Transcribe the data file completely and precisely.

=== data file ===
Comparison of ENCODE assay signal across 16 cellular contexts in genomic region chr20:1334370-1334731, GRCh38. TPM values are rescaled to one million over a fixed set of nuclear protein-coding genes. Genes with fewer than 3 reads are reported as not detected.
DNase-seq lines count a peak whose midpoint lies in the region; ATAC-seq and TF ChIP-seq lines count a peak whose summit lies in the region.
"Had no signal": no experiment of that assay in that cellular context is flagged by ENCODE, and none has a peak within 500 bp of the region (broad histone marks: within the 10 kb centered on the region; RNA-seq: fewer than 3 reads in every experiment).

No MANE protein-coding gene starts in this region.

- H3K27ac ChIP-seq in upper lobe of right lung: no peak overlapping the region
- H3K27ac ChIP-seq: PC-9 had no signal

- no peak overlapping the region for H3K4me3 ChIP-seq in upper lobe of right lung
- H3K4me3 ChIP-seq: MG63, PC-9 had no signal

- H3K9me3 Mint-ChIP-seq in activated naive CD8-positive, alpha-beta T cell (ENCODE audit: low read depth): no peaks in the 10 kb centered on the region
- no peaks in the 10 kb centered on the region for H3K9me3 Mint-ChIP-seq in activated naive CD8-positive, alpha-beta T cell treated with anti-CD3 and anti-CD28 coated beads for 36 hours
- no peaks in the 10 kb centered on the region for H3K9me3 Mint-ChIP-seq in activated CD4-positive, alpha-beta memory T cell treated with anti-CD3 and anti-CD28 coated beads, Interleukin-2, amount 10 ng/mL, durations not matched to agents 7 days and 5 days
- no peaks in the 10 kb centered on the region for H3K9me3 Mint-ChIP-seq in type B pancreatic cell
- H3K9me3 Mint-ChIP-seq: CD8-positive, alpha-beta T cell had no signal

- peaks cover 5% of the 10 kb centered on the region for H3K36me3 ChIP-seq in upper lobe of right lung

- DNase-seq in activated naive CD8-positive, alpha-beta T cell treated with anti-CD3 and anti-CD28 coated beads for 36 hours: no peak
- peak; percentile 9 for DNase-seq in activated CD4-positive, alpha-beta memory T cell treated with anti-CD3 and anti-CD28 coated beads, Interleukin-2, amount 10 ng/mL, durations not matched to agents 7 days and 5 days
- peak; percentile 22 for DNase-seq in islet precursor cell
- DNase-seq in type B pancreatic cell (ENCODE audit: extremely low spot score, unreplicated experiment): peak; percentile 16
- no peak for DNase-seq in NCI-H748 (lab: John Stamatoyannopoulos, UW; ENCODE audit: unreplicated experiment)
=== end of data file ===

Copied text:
Comparison of ENCODE assay signal across 16 cellular contexts in genomic region chr20:1334370-1334731, GRCh38. TPM values are rescaled to one million over a fixed set of nuclear protein-coding genes. Genes with fewer than 3 reads are reported as not detected.
DNase-seq lines count a peak whose midpoint lies in the region; ATAC-seq and TF ChIP-seq lines count a peak whose summit lies in the region.
"Had no signal": no experiment of that assay in that cellular context is flagged by ENCODE, and none has a peak within 500 bp of the region (broad histone marks: within the 10 kb centered on the region; RNA-seq: fewer than 3 reads in every experiment).

No MANE protein-coding gene starts in this region.

- H3K27ac ChIP-seq in upper lobe of right lung: no peak overlapping the region
- H3K27ac ChIP-seq: PC-9 had no signal

- no peak overlapping the region for H3K4me3 ChIP-seq in upper lobe of right lung
- H3K4me3 ChIP-seq: MG63, PC-9 had no signal

- H3K9me3 Mint-ChIP-seq in activated naive CD8-positive, alpha-beta T cell (ENCODE audit: low read depth): no peaks in the 10 kb centered on the region
- no peaks in the 10 kb centered on the region for H3K9me3 Mint-ChIP-seq in activated naive CD8-positive, alpha-beta T cell treated with anti-CD3 and anti-CD28 coated beads for 36 hours
- no peaks in the 10 kb centered on the region for H3K9me3 Mint-ChIP-seq in activated CD4-positive, alpha-beta memory T cell treated with anti-CD3 and anti-CD28 coated beads, Interleukin-2, amount 10 ng/mL, durations not matched to agents 7 days and 5 days
- no peaks in the 10 kb centered on the region for H3K9me3 Mint-ChIP-seq in type B pancreatic cell
- H3K9me3 Mint-ChIP-seq: CD8-positive, alpha-beta T cell had no signal

- peaks cover 5% of the 10 kb centered on the region for H3K36me3 ChIP-seq in upper lobe of right lung

- DNase-seq in activated naive CD8-positive, alpha-beta T cell treated with anti-CD3 and anti-CD28 coated beads for 36 hours: no peak
- peak; percentile 9 for DNase-seq in activated CD4-positive, alpha-beta memory T cell treated with anti-CD3 and anti-CD28 coated beads, Interleukin-2, amount 10 ng/mL, durations not matched to agents 7 days and 5 days
- peak; percentile 22 for DNase-seq in islet precursor cell
- DNase-seq in type B pancreatic cell (ENCODE audit: extremely low spot score, unreplicated experiment): peak; percentile 16
- no peak for DNase-seq in NCI-H748 (lab: John Stamatoyannopoulos, UW; ENCODE audit: unreplicated experiment)